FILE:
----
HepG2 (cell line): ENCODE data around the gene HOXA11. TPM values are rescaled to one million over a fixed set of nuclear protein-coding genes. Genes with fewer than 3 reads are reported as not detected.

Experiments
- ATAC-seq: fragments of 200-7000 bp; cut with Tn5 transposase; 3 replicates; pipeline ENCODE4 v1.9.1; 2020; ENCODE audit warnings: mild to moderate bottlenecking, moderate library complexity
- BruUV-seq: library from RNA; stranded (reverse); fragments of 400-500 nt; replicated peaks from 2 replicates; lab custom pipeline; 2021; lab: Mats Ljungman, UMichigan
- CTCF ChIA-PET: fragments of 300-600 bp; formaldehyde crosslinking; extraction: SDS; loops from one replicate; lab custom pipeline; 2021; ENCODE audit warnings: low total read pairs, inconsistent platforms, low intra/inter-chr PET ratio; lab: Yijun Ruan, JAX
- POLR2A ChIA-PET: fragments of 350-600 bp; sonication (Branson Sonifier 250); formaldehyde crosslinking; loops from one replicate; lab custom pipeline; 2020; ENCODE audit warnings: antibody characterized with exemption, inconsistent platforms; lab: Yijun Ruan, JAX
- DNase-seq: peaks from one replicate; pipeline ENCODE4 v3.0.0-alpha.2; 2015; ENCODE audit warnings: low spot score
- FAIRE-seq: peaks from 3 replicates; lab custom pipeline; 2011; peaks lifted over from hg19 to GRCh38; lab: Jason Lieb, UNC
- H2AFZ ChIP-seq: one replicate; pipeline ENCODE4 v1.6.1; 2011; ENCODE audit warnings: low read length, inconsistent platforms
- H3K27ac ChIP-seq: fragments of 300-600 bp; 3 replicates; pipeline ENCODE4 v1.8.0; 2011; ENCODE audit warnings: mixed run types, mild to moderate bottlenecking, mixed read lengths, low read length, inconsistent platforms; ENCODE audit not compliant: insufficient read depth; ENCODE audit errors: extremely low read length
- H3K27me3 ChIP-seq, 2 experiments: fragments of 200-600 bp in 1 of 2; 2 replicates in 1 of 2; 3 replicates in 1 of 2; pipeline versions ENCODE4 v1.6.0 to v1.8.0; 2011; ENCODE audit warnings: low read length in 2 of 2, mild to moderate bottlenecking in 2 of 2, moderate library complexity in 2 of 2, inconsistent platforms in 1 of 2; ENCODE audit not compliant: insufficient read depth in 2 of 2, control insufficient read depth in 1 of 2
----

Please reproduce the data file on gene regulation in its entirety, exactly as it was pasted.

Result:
HepG2 (cell line): ENCODE data around the gene HOXA11. TPM values are rescaled to one million over a fixed set of nuclear protein-coding genes. Genes with fewer than 3 reads are reported as not detected.

Experiments
- ATAC-seq: fragments of 200-7000 bp; cut with Tn5 transposase; 3 replicates; pipeline ENCODE4 v1.9.1; 2020; ENCODE audit warnings: mild to moderate bottlenecking, moderate library complexity
- BruUV-seq: library from RNA; stranded (reverse); fragments of 400-500 nt; replicated peaks from 2 replicates; lab custom pipeline; 2021; lab: Mats Ljungman, UMichigan
- CTCF ChIA-PET: fragments of 300-600 bp; formaldehyde crosslinking; extraction: SDS; loops from one replicate; lab custom pipeline; 2021; ENCODE audit warnings: low total read pairs, inconsistent platforms, low intra/inter-chr PET ratio; lab: Yijun Ruan, JAX
- POLR2A ChIA-PET: fragments of 350-600 bp; sonication (Branson Sonifier 250); formaldehyde crosslinking; loops from one replicate; lab custom pipeline; 2020; ENCODE audit warnings: antibody characterized with exemption, inconsistent platforms; lab: Yijun Ruan, JAX
- DNase-seq: peaks from one replicate; pipeline ENCODE4 v3.0.0-alpha.2; 2015; ENCODE audit warnings: low spot score
- FAIRE-seq: peaks from 3 replicates; lab custom pipeline; 2011; peaks lifted over from hg19 to GRCh38; lab: Jason Lieb, UNC
- H2AFZ ChIP-seq: one replicate; pipeline ENCODE4 v1.6.1; 2011; ENCODE audit warnings: low read length, inconsistent platforms
- H3K27ac ChIP-seq: fragments of 300-600 bp; 3 replicates; pipeline ENCODE4 v1.8.0; 2011; ENCODE audit warnings: mixed run types, mild to moderate bottlenecking, mixed read lengths, low read length, inconsistent platforms; ENCODE audit not compliant: insufficient read depth; ENCODE audit errors: extremely low read length
- H3K27me3 ChIP-seq, 2 experiments: fragments of 200-600 bp in 1 of 2; 2 replicates in 1 of 2; 3 replicates in 1 of 2; pipeline versions ENCODE4 v1.6.0 to v1.8.0; 2011; ENCODE audit warnings: low read length in 2 of 2, mild to moderate bottlenecking in 2 of 2, moderate library complexity in 2 of 2, inconsistent platforms in 1 of 2; ENCODE audit not compliant: insufficient read depth in 2 of 2, control insufficient read depth in 1 of 2